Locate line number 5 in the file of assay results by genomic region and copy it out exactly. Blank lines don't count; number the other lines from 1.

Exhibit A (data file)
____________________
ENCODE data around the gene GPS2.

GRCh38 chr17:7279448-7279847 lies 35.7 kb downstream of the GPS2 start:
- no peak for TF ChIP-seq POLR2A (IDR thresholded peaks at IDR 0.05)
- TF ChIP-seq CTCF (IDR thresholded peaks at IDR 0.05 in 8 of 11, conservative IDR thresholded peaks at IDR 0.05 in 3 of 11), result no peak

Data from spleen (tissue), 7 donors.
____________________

Data from spleen (tissue), 7 donors.